The answer to this research question was completely based on the data retrieved from the back-end of our virtual assistant. We treated each complete conversation as one interaction regardless of how many messages one interaction had. As demonstrated in Figure 2, some interactions had only one message or piece of information while others had 24 messages or pieces of information.

Figure 2. Data Sample of Virtual Assistant-Learner’s Interactions

During a 16 week-long academic semester, four hundred and seventy five (475) interactions between the virtual assistant and the learners in two online course sections were generated. On average, the virtual assistant had 4.2 interactions with the students each day. Three hundred and twenty one interactions out of 475 (67.6%) were made during weekend times, and 422 interactions out of 475 (88.8%) were conducted between 6:00 PM to 6:00 AM. Data also showed that the learners interacted with the virtual assistant more frequently during the first three weeks of the semester than the rest of the semester (179 interactions, accounting for 37.7%). The number of interactions decreased significantly toward the middle of the semester and increased again toward the end of the semester. In some days during the middle of the semester, no interaction between the virtual assistant and learners were made.  

2. What types of questions did the students ask of the virtual assistant?

The second research question examined two aspects of the interactions between the virtual assistant and learners: the format or structure of the interaction and the content of the interaction. The answer to this research question was also completely based on the data retrieved from the back-end of our virtual assistant.

In terms of the interaction format, we found that most of the learners (74%) followed the social norms of daily life conversation when they had conversations with the virtual assistant. Specifically, they tended to start the conversation by greeting the virtual assistant with “Hello” or “Hi”, and ended the conversation with expressions such as “Thank you”, “Thanks”, “Bye” or “BB”.  In some cases, we found that the students did not greet the virtual assistant but at the end of the conversation, they used expressions such as “Thank you” or “Thanks” when the virtual assistant answered their questions.

In term of the content of the interaction, three main categories of conversation topics emerged from the analysis as shown in Table 2.

Off-topic Chatting: Although the students received noticed at the beginning of the semester that the virtual assistant did not have sufficient answers to off-topic questions, twenty-nine percent of the interactions were off-topic chats that were unrelated to the course content. The most common questions were about the virtual assistant’s age, emotion, the instructor’s information, and the university. The following excerpt is an example of how one learner off-topic chatted with the virtual assistant.

Virtual assistant: Hello, how are you today? My name is Mary. I am [instructor’s name deleted] Virtual Graduate Assistant. Noted that I am still learning your language, so please be specific and brief. For instance, instead of asking "What is the assignment deadline?” you may ask "[Course name deleted] assignment 1 deadline". Thank you for your patience and understanding!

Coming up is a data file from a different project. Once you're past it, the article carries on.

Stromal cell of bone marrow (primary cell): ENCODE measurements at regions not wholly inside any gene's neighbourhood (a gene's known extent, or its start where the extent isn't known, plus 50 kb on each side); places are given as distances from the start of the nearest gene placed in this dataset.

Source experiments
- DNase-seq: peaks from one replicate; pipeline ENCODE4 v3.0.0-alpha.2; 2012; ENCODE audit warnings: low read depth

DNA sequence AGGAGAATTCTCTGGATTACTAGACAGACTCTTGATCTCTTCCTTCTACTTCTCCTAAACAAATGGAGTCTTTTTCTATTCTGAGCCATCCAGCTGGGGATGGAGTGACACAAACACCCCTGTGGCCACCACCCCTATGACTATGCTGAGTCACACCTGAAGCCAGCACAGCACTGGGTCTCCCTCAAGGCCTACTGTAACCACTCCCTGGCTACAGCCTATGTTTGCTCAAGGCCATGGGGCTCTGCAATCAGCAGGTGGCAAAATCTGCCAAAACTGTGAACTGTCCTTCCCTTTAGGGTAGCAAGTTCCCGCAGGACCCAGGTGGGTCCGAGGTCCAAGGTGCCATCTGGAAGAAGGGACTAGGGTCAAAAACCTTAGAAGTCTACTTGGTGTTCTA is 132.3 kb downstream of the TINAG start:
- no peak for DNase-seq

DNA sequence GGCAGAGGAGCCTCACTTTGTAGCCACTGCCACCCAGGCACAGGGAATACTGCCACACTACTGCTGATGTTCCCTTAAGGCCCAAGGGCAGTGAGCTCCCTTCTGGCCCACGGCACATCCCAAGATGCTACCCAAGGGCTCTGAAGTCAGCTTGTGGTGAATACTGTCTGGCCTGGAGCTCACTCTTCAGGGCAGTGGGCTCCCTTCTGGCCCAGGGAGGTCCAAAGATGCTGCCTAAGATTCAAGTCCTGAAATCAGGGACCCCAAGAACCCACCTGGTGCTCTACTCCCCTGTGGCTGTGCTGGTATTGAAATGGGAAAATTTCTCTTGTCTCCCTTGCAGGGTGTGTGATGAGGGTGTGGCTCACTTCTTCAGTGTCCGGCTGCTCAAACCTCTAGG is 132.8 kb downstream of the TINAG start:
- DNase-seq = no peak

Student: Hi, how old are you?
Virtual assistant: I was created by [name deleted] in 2013.

Information Seeking: Sixty five percent of the interactions were seeking assignment information. Specifically, learners tended to ask the virtual assistant for the assignment deadline and how to submit the assignment. Few learners asked the virtual assistant about the content of the quizzes.

Non sequitur comments: We classified six percent of interactions as non sequitur because they did not belong to either off-topic category or the information- seeking category. Some of them were just one interaction like “I love you” or “Weird”.

In summary, we found that most of the learners followed the social norms of daily conversation while interacting with the virtual assistant. In terms of the content of the interaction, most of the conversations between the learners and our VA were about information- seeking, some were off-topic, and very few were non sequitur

Research question 3: What did students think about using that 24/7 online support from the virtual assistant?

To find the answer this research question, we conducted an online survey with 56 students who took the courses that had the virtual assistant. The survey had eight Likert-like scale statements to elicit students’ perceptions of the interactions with the virtual assistant. Those statements were scored from lowest (1) to highest (5). A small scale pre-test with five undergraduate students was conducted to help the researchers identify questions that may not make sense to participants, or problems with the survey that might lead to biased answers. It was expected that the results of the survey would shed light to some of the questions we could not find answers in the first two research questions. After one month of communicating with students three times via email, we had anonymous 39 responses to the survey (out of 56 students) accounting for a 69.64% response rate. We think that the total number of responses is sufficient to be analyzed, given the fact that this is a small-scale design-based research with a limited body of literature. In our data analysis, three responses were removed out of the pool because they were incomplete. In total, 36 complete responses were included into the data analysis process for this research question.

Table 2
Summary of the Survey







I feel more comfortable interacting with the virtual assistant (VA) than the instructor.






The VA answered most of my questions






I chatted with the VA even though I did not have any specific question.






The VA provided me with immediate supports that I did not have before in other/previous online courses I took.